Picky, Picky

We don't get to pick out all the good stuff in life, like my kids pick the pineapple off the pizza, and the carrots out their salad. Dinner, for example. Three kids with stuffy noses chomping and smacking and talking. I could market it as a weight loss program because I eat 50% less every time I let myself listen. And I can't do anything about it. The noses came with their faces and if I tell them to chew with their mouths closed they'll asphyxiate.

Today, though, I was watching the Two Year Old chew. Because I wasn't sitting right next to him, I couldn't hear any gross mastication noises (which is one of my least favorite words, which is why I used it because it's one of my least favorite sounds). His little peach cheeks were happily stuffed and he must have been able to breathe through his nose because his lips were mooshed together like a little strawberry bouncing up and down above his chin that makes you pinch it.
Chew,chew, chew.

I got 31-flavors of happy. Because I love his face. Because he had healthy food in his mouth on the way to his stomach. Because he saw me watching him and started laughing and showed me the healthy chewed food. Because I know in a matter of months it won't be cute to watch him eat anymore. There is some line of demarcation when a child's mouth and drool and general body functions change and become suddenly disgusting, whereas before they had the pixie-dust of babyhood sprinkled upon them that made them somehow a gift. And because I took the moment, grabbed hold of it and appreciated it's brevity, which I don't always do. *small victory!*

So pick the pineapple off your pizza, is the point I'm trying to make. Maybe the trick in this life is to stand back a little, where you can't hear the slurping. Plug your ears when the whiny voices are nagging and just look at that face, how it has you in it, but this little person with strong opinions is NOT you. Amazing! Cover your eyes when you see that mutilated roll of toilet paper streaming down the hall behind a half-naked, crazed caveman in a bulging diaper, and just listen to the sound of the laughter for a second. And I mean a second, 'cause he's headed for the potted plants.


Time Walking Report: Christmas Booty

It's Christmas day, 2011. I'm so happy because not only did my kids believe me at 2 AM when I told them Santa hadn't come yet, but they went back to sleep until 7 and then we had "the best Christmas EVERRRR!" And now we're all dressed up fancy and I get to play the piano for the choir. We choose a pew close to the front so between songs I can sit with my family and feel warm and fuzzy.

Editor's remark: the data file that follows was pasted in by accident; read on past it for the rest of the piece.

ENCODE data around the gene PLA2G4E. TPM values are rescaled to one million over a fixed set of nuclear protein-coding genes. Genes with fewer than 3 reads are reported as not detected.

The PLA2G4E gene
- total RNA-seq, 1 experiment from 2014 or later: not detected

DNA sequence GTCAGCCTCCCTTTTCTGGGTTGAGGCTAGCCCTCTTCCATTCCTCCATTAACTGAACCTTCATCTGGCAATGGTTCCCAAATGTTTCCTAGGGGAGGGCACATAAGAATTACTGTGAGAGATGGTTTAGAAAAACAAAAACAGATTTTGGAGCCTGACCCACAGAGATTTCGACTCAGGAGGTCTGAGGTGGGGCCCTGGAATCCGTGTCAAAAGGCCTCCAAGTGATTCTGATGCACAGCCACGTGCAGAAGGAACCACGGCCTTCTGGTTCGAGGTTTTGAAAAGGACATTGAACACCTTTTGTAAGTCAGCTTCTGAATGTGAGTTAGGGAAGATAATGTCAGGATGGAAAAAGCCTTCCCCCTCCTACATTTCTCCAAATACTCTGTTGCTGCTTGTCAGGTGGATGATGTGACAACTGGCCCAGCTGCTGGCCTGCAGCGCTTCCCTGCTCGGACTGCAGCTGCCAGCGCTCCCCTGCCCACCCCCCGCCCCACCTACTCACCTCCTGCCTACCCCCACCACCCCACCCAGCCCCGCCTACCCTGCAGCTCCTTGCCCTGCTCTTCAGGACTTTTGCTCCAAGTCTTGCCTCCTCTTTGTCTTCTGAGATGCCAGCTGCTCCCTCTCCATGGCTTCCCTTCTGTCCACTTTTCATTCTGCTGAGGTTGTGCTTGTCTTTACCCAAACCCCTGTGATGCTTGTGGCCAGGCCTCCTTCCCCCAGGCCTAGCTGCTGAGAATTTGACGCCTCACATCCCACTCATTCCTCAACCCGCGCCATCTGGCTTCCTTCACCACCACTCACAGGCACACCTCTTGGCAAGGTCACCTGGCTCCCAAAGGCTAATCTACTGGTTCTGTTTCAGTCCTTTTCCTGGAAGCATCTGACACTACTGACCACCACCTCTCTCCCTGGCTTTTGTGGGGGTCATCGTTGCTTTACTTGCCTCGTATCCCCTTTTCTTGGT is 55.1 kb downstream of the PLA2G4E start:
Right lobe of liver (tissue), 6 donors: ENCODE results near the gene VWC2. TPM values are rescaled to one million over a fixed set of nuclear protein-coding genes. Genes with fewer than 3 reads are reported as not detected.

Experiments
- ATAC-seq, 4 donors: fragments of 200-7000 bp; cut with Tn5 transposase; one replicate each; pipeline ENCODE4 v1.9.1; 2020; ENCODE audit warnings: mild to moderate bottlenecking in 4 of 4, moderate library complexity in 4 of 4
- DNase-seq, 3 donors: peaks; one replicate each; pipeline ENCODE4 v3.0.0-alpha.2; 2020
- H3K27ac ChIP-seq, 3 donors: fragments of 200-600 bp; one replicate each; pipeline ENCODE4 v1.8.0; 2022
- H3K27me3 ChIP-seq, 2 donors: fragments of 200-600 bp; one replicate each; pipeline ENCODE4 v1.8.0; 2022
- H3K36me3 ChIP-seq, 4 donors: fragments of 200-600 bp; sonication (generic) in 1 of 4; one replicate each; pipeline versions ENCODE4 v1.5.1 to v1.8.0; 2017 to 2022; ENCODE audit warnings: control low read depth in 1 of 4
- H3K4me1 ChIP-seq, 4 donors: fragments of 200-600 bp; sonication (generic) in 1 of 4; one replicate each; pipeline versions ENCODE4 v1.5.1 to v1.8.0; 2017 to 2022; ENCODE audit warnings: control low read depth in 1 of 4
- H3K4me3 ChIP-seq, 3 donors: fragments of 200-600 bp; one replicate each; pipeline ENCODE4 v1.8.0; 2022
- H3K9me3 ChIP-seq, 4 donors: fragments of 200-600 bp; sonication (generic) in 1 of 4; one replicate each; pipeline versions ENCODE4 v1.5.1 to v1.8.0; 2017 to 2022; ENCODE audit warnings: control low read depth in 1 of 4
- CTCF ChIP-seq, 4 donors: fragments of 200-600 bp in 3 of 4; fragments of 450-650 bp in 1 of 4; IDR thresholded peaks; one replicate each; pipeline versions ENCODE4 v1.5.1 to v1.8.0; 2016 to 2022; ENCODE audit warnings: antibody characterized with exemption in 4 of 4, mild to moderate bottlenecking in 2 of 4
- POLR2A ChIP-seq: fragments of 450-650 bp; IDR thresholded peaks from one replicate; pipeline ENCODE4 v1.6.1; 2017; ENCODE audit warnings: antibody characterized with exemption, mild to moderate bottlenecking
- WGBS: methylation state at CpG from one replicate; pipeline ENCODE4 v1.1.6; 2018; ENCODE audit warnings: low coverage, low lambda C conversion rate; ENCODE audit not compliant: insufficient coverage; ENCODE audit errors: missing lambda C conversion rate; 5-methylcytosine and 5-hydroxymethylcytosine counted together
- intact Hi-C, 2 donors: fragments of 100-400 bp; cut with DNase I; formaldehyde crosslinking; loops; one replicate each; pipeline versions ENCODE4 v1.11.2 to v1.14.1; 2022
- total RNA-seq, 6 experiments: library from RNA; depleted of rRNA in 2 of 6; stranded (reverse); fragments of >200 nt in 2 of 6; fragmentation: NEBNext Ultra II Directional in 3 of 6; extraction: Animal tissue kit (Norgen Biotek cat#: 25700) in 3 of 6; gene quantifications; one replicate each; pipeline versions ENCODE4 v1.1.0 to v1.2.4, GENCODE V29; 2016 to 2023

You know, it's all Santa's fault, really. And I'm not just picking on him because I think he gets way too much credit for the gift giving. I don't have any elves and I manage. But if he hadn't put those little organza bags full of treats in the kids' stockings, everything would have been fine.

I stand, I walk to the piano for the next number, pleased with this happiest of Christmases. Behind me my family gasps and points at the organza bag clinging to my butt like a little white bow of Christmas cheer. Do they stop me? No. Three generations are rolling in the aisle, attracting the attention of ten surrounding pews who watch me mosey to the front of the chapel with a gift wrapped heiney.

So, my plan is to time walk back to December 25th and delicately pluck the decoration from my booty before anyone notices. But . . . here I am, and there I go, and my family looks so happy, faces burning red with the best kind of don't-laugh-in-church giggling, and the guy behind them leans forward and tells my husband, "Now that's a heck of a gift". And now my mom's wiping her eyes. Aww. Look at that.

Oh, fine. Merry Christmas, congregation. From the heart of my bottom.


Time Walking Report: Free At Last

My mom grew up in California in the 60s (sorry to date you, mamasita) and she's always called it turbulent. Things were changing, people changing. And they still are. There may be discrimination in our country still, but I like to believe that Martin Luther King Jr.'s dream has traveled through time to change the way most Americans see each other.
I only takes 17 minutes to time walk back to August 28, 1963 to be reminded of where we were, and hopefully, where we're going.
Think I'll read Harper Lee's To Kill a Mockingbird again, too. It helped a kid who grew up in a small town without a lot of diversity see a little bit farther.